Because of the recent molecular data such as DNA has provided an additional source for defining clades, the debate between using the traditional morphological characters or the new molecular sequences has been an ongoing debate. Like liondrummer mentions, so far, there are five points of agreement between the morphological and the molecular trees; but the differences, more specifically differ on where the trees branch and into which classifications. The morphology-based tree divides the bilaterians into two clades: deuterostomes and protostomes (these two modes of development reflect a phylogenetic pattern) while within the protostomes, arthropods are grouped with annelids because both groups have segmented bodies. But when analyzing molecular data, Hox genes provide a different explanation. Based on Hox genes, ribosomal genes, etc, studies indicate that there are three major clades of bilaterally symmetrical animals: Deuterostomia, Lophotrochozoa, and Ecdysozoa. Also, this holds that arthropods and annelids are not closely related. Therefore, it can be seen that animal systematics is still at work (Campbell 662-664).
    Even thought there are conflicts, and not one way of classification is the most correct, creating molecular and morphology-based trees shows that we are one step closer to classifying the millions of species. Besides medical use, as liondrummer mentions, an important reason for classification is to trace the lineage of certain species and to corroborate evidence that evolution does exist. For example, take lizards and snakes: the Australian legless lizard known as the common scaly-foot is many times mistaken to be a snake. But by examining that it also does not have a fused eyelid, a highly mobile jaw, or a short tail posterior to the anus (characteristics of snakes), it is inferred the animal is indeed a lizard. By tracing the phylogeny, this shows that both the scaly-food and snakes evolved from lizards with legs, but different lineages. Another example deals with the global health issue: by tracing the DNA phylogeny of maize, the second most important food source behind wheat, wild grasses that may carry beneficial genes may be used to cultivate maize by genetic engineering. Other uses include tracing the illegal selling of certain “whale meat” or tracing the harmful train of bacteria used in the bioterrorism anthrax bacteria case in 2001. (Campbell Ch 26)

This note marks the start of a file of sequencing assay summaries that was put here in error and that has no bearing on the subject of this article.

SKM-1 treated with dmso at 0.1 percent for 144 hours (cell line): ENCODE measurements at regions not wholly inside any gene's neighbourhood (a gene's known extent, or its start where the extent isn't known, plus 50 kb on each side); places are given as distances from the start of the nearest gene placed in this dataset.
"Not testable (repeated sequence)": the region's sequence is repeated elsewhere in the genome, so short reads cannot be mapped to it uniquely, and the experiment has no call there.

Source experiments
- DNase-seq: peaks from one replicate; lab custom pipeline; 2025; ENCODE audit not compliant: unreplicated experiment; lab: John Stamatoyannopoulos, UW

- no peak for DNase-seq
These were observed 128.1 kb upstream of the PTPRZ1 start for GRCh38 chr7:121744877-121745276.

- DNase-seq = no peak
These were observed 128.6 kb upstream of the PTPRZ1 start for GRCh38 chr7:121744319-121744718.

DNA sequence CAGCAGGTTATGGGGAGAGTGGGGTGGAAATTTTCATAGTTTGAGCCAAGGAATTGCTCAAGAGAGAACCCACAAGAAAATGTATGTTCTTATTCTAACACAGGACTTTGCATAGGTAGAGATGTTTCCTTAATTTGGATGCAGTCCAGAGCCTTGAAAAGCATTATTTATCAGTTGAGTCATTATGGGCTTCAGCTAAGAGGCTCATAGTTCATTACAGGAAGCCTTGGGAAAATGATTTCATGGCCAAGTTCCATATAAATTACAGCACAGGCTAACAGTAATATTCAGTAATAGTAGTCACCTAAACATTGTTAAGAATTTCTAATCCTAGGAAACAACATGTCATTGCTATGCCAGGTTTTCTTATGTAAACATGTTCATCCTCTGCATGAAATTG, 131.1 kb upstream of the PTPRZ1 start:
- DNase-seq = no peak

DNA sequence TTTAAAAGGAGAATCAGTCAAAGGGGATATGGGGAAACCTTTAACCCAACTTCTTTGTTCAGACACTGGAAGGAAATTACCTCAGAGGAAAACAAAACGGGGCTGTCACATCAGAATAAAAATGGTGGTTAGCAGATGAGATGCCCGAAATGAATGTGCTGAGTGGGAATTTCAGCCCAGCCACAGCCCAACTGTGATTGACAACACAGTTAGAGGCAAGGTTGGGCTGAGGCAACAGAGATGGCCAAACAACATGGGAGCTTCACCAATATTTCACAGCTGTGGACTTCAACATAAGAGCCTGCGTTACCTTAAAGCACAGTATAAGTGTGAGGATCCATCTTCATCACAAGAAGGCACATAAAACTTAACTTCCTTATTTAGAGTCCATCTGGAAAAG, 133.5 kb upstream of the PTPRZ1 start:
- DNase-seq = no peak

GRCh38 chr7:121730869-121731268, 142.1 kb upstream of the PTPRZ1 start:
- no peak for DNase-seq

Sources: Coyne / Campbell

  3. I dabbed on over 9000 of these memes and am still not certain about which joint to blaze....
    But then again, as one of the great minds of this age said "Rawr XD." I guess this reveals something inside of us. Something dark that we hold burning next to our heart. "Rawr XD" we hear. ":3 nuzzles" we say. Is this the real life? Is this just fantasy? Although I belive that maximum parsimony is easier to reach (in terms of conflict, especially in the case of an unresolved branch) with a genetic tree, any discussion of this sort begs the question of why we catagorize. I have an increddibly interesting theory on this, although I'll give you guys an abridged version:
    1: XD has 2 letters
    2: every XD goes with a dab
    3: dab is 1 word
    4: 2+1 is 3
    5: A triangle has 3 points
    6: The Illuminati is symbolically linked to triangles
    7: The Illuminati and XD are the same
    8: simmilarity
    9: identical twins are simmilar
    10: Frank Craighead and John Craighead are twins
    11: Frank Craighead and John Craighead are scientists
    12: phylogenies are scientific
    13: Phylogenies are illuminati conf1rmed

    Open your third eye. Remember, remember

    -London Prevails

    -The anarchist, the Painter of Signs, the BOFH

    Rawr XD